Our readers write

Calls out to local veterans

Do you know that you have two veteran organizations in the valley? The American Legion Post #288 and Veterans of Foreign Was Post #1614.

The [number of] WWII vets in these organizations are slowly declining. Won’t you become involved to help yourself and the community? You don’t know how important you are to yourself and community.

Would you consider joining either of these organizations? They could use new blood and ideas for the community betterment. They help your community in many ways you never know about.

Your veterans’ organizations have secured and protected your benefits. Won’t you help the next veterans to receive benefits they have earned? You may not need the benefits now, but they will be there when you need them. Ask any WWII vet you know about them.

It’s up to you, new vets, to maintain benefits you have earned through your service to your country. I

f you don’t protect these benefits, the politicians in Washington, D.C. will reduce or strip many of them from you.

Think about it and act. Join American Legion Post #288 or Veterans of Foreign Wars Post #1614. Let’s keep these organizations strong. What are you waiting for? Join up now!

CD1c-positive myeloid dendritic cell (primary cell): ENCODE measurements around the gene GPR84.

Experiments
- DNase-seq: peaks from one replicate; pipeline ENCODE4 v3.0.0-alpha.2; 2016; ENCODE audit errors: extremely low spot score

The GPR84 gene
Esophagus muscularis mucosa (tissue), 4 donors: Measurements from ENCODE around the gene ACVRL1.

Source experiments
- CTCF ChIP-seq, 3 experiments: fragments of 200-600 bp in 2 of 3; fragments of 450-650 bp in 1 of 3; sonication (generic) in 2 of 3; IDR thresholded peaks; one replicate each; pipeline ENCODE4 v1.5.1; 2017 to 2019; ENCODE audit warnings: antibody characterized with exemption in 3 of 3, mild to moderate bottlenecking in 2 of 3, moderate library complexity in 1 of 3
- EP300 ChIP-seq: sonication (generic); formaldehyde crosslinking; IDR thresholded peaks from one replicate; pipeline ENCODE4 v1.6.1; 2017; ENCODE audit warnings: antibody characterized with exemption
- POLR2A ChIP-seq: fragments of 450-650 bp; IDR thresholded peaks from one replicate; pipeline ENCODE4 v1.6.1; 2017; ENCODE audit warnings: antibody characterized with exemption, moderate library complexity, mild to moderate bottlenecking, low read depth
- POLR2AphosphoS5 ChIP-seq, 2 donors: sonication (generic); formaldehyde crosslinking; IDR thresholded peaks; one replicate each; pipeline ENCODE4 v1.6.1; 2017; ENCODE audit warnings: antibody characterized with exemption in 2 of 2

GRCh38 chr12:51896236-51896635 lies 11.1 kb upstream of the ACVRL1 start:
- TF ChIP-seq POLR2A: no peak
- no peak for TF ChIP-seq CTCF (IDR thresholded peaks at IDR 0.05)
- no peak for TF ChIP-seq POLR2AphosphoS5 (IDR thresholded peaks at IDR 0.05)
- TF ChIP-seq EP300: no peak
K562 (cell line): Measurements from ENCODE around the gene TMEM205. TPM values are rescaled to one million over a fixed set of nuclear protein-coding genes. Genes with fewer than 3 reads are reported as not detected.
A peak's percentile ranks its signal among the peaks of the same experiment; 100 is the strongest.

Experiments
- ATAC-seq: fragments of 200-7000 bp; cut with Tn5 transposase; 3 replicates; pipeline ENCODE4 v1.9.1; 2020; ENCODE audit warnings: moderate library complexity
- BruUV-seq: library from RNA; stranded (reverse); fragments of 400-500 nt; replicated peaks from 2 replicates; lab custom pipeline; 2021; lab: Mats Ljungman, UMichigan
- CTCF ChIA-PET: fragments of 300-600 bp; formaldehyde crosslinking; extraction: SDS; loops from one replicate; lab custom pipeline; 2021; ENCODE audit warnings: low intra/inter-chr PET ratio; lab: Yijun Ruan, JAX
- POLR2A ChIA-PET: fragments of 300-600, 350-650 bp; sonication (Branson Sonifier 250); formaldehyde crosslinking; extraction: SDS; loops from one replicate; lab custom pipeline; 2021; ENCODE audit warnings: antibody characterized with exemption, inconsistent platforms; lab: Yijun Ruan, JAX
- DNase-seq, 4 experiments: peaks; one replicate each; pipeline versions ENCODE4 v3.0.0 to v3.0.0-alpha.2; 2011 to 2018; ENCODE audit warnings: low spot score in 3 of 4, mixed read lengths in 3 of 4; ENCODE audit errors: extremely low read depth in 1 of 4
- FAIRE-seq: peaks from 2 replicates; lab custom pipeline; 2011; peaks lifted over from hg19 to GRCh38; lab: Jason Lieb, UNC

Call (818) 541-1336 or (818) 249-1063 for the American Legion or (818) 249-9380 for Veterans of Foreign Wars.

— Mike Carone

La Crescenta

Answers a writer’s question

Naomi Berry asked the question, “How do we ever thank Dr. Terry Webber enough for saving a loved one’s life with CPR?” [Our Readers Write, May 15]. I would like to suggest they recommend CPR training to everyone they know. The silver lining in what must have been a terrifying experience is that it happened in the presence of someone who knew and was able to perform CPR. The reality is that less than 1% of the population is trained in CPR. Verdugo Hills Hospital is an American Heart Training Center and trains an average of 850 students a year in this skill.

Please consider becoming CPR-trained. You may, like Dr. Webber, be the one to save a life.

— Teri Rice, Coordinator

Family and Community


Verdugo Hills Hospital

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